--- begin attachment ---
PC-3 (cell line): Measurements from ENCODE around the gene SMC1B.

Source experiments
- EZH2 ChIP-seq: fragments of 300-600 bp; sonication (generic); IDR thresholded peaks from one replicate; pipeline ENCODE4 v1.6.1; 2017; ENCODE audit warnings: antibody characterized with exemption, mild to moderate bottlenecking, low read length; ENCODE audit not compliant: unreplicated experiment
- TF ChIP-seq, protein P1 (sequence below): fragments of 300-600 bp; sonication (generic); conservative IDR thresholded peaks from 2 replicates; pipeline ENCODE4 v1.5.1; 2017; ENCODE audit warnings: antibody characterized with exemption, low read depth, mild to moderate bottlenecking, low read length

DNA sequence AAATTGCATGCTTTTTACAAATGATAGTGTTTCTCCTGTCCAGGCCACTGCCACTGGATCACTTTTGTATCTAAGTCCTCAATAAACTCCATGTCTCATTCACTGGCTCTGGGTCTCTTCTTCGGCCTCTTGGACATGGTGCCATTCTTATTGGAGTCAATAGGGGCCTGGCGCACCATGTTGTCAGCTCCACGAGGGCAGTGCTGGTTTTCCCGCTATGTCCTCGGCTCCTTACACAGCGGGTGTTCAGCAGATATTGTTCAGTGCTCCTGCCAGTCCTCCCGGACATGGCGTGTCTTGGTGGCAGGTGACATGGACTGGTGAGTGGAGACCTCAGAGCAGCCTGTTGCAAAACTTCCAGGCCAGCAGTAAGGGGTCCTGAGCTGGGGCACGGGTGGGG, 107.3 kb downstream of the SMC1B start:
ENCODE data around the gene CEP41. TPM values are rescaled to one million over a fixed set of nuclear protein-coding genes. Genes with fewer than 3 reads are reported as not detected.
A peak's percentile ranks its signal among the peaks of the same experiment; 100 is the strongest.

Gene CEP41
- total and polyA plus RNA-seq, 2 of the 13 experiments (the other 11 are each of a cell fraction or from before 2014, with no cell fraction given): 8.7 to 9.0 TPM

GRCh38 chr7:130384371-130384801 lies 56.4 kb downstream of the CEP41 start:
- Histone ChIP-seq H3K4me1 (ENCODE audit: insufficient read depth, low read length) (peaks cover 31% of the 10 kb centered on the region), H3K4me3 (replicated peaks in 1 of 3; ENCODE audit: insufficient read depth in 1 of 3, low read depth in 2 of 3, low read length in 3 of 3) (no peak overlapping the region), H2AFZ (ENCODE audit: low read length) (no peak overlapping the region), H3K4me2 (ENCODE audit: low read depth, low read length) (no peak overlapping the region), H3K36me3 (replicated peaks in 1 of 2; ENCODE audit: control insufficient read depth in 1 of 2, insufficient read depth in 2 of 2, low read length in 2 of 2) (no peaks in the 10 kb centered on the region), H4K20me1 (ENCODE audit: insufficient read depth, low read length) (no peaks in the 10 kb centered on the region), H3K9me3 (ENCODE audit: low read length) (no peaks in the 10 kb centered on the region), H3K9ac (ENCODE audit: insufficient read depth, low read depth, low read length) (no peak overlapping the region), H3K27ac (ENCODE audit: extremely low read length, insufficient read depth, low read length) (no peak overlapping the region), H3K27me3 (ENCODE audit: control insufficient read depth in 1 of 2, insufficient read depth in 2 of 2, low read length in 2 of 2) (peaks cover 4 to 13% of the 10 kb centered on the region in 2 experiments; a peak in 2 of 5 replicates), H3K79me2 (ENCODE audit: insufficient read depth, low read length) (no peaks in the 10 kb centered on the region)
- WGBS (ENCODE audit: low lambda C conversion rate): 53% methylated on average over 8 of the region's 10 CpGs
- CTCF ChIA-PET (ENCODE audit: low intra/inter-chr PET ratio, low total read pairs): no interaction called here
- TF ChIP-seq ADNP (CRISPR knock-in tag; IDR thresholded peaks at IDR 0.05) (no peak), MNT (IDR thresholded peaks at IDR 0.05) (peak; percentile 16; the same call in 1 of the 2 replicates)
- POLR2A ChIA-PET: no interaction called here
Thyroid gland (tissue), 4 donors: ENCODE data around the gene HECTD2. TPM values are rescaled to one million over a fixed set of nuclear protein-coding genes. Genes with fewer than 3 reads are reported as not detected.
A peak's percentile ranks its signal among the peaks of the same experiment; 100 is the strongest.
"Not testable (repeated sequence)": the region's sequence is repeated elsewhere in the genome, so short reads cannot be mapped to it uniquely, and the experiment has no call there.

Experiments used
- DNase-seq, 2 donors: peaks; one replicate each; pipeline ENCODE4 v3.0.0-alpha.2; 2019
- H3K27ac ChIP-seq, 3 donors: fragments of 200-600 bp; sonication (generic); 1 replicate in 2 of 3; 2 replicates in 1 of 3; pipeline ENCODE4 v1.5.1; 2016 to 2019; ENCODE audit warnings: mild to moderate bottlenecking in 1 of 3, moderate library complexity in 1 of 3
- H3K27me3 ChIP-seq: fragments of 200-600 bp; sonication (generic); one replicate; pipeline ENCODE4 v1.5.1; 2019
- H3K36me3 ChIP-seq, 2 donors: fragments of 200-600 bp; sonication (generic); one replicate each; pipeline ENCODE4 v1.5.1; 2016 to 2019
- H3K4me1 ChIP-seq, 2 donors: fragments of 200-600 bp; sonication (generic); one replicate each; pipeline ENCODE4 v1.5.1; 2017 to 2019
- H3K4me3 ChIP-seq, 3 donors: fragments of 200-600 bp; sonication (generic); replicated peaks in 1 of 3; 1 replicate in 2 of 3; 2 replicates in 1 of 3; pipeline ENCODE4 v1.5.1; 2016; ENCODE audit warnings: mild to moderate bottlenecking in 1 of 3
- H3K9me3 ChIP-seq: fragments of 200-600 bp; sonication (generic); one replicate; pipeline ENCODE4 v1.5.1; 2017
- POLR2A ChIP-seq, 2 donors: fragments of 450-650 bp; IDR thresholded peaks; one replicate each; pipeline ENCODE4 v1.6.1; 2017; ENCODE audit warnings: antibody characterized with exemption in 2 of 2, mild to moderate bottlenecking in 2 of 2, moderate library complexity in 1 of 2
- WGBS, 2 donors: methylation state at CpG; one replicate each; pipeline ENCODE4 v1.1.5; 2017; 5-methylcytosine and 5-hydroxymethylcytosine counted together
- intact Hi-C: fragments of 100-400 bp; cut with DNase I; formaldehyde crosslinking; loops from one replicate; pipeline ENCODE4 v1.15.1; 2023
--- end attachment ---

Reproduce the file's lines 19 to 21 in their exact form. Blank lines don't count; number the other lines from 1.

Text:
Experiments used
- DNase-seq, 2 donors: peaks; one replicate each; pipeline ENCODE4 v3.0.0-alpha.2; 2019
- H3K27ac ChIP-seq, 3 donors: fragments of 200-600 bp; sonication (generic); 1 replicate in 2 of 3; 2 replicates in 1 of 3; pipeline ENCODE4 v1.5.1; 2016 to 2019; ENCODE audit warnings: mild to moderate bottlenecking in 1 of 3, moderate library complexity in 1 of 3